All MOSFETs have two parasitic diodes. Unless you have a 4 terminal device (separate substrate connection) the one on the source is shorted in the case.

This image from RCA ICAN-6218 shows the parasitic diodes on a P and N channel MOSFET. They use a PWELL process, but it's similar for an NWELL process.
1581794833071.png
 
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crutschow

Joined Mar 14, 2008
25,460
if you need that reverse blocking, it's easier to use A BJT than to jump through all the hoops to make the MOSFET work.
They only works if the reverse voltage is less than the reverse base-emitter breakdown voltage (typically about 5V).

If you want to use a MOSFET to block in both directions, you just put two in series with their sources and gates tied together.
That way there is always one substrate diode reverse biased when off, but they will conduct in either direction when turned on.
 
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ebeowulf17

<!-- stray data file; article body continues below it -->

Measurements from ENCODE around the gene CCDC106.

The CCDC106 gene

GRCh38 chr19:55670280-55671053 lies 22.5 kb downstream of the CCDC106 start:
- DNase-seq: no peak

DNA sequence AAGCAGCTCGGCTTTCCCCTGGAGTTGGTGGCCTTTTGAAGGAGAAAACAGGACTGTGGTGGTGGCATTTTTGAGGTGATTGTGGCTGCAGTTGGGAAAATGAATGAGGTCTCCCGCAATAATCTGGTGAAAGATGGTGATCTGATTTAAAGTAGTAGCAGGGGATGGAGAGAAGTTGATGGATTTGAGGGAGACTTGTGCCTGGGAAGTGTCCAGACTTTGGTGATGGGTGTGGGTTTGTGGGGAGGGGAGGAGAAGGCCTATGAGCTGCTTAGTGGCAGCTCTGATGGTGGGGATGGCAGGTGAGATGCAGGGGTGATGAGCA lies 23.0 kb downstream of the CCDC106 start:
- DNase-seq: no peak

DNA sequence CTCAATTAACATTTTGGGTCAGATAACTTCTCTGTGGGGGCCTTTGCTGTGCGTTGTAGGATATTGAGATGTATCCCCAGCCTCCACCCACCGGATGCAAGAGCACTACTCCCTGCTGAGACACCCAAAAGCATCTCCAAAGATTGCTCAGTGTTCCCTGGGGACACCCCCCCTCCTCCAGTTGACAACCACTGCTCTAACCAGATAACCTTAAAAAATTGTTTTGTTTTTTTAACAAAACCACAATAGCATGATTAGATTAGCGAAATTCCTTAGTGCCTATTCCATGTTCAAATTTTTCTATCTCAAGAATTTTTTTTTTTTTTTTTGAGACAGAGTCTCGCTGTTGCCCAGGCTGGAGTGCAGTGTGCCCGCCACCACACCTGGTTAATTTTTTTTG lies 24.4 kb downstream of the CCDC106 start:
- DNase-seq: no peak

Joined Aug 12, 2014
3,274
All MOSFETs have two parasitic diodes. Unless you have a 4 terminal device (separate substrate connection) the one on the source is shorted in the case.

This image from RCA ICAN-6218 shows the parasitic diodes on a P and N channel MOSFET. They use a PWELL process, but it's similar for an NWELL process.
View attachment 199162
Cool! I had no idea there were two of them, so if course I had to Google it immediately and found the attached image. Thanks!article-2016september-the-significance-of-the-fig1.jpg
 

ebeowulf17

Joined Aug 12, 2014
3,274
They only works if the reverse voltage is less than the reverse-base emitter breakdown voltage (typically about 5V).
Ah, thanks for that clarification. I'm learning a lot today!

I guess I got away without knowing this so far because I'm *usually* either working at 5VDC or less, or at mains voltage, hardly ever anything in between. I'll be sure to keep an eye on that spec and design accordingly in the future!
 

dl324

Joined Mar 30, 2015
11,577
Cool! I had no idea there were two of them
You have a parasitic diode whenever P and N material touch:
1581795402982.png
Picture from Intel 1983 Memory Component Handbook.

This is for an Intel NWELL process. A tap in the NWELL is typically connected to the positive supply which shorts the source diode. It's usually a mistake when it isn't.

In a CMOS process, all of those junctions form a 4 layer diode which can cause the infamous latchup condition.